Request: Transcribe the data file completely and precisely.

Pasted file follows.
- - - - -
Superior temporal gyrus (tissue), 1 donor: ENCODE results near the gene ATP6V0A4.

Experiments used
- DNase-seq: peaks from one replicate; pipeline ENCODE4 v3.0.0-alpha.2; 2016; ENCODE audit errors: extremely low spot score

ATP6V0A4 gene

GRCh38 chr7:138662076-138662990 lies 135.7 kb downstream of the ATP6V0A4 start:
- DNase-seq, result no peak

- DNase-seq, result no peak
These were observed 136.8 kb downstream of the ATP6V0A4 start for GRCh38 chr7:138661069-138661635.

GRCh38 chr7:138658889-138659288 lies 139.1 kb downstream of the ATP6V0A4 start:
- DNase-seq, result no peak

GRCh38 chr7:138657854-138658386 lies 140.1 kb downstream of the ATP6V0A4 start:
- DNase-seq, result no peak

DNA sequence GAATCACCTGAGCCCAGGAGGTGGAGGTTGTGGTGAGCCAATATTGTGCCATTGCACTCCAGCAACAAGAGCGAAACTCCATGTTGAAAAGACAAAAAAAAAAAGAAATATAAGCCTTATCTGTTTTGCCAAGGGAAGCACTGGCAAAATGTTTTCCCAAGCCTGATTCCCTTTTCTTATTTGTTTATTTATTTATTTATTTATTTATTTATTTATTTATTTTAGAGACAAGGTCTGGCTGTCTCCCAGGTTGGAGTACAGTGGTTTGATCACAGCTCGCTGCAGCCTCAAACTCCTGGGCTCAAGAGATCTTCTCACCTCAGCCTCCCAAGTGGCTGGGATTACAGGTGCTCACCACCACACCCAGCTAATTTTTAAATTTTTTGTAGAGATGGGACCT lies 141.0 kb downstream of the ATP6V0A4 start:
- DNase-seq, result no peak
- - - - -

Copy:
Superior temporal gyrus (tissue), 1 donor: ENCODE results near the gene ATP6V0A4.

Experiments used
- DNase-seq: peaks from one replicate; pipeline ENCODE4 v3.0.0-alpha.2; 2016; ENCODE audit errors: extremely low spot score

ATP6V0A4 gene

GRCh38 chr7:138662076-138662990 lies 135.7 kb downstream of the ATP6V0A4 start:
- DNase-seq, result no peak

- DNase-seq, result no peak
These were observed 136.8 kb downstream of the ATP6V0A4 start for GRCh38 chr7:138661069-138661635.

GRCh38 chr7:138658889-138659288 lies 139.1 kb downstream of the ATP6V0A4 start:
- DNase-seq, result no peak

GRCh38 chr7:138657854-138658386 lies 140.1 kb downstream of the ATP6V0A4 start:
- DNase-seq, result no peak

DNA sequence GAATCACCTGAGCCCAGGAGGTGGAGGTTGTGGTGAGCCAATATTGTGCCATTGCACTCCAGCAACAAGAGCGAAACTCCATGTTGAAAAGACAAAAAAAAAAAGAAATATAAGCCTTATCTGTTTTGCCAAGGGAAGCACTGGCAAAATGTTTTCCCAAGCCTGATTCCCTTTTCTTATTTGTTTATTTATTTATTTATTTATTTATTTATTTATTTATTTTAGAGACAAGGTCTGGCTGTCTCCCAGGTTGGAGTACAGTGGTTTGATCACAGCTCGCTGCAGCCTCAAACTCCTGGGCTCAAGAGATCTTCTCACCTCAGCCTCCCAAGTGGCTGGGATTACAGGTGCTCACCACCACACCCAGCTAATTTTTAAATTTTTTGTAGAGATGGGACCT lies 141.0 kb downstream of the ATP6V0A4 start:
- DNase-seq, result no peak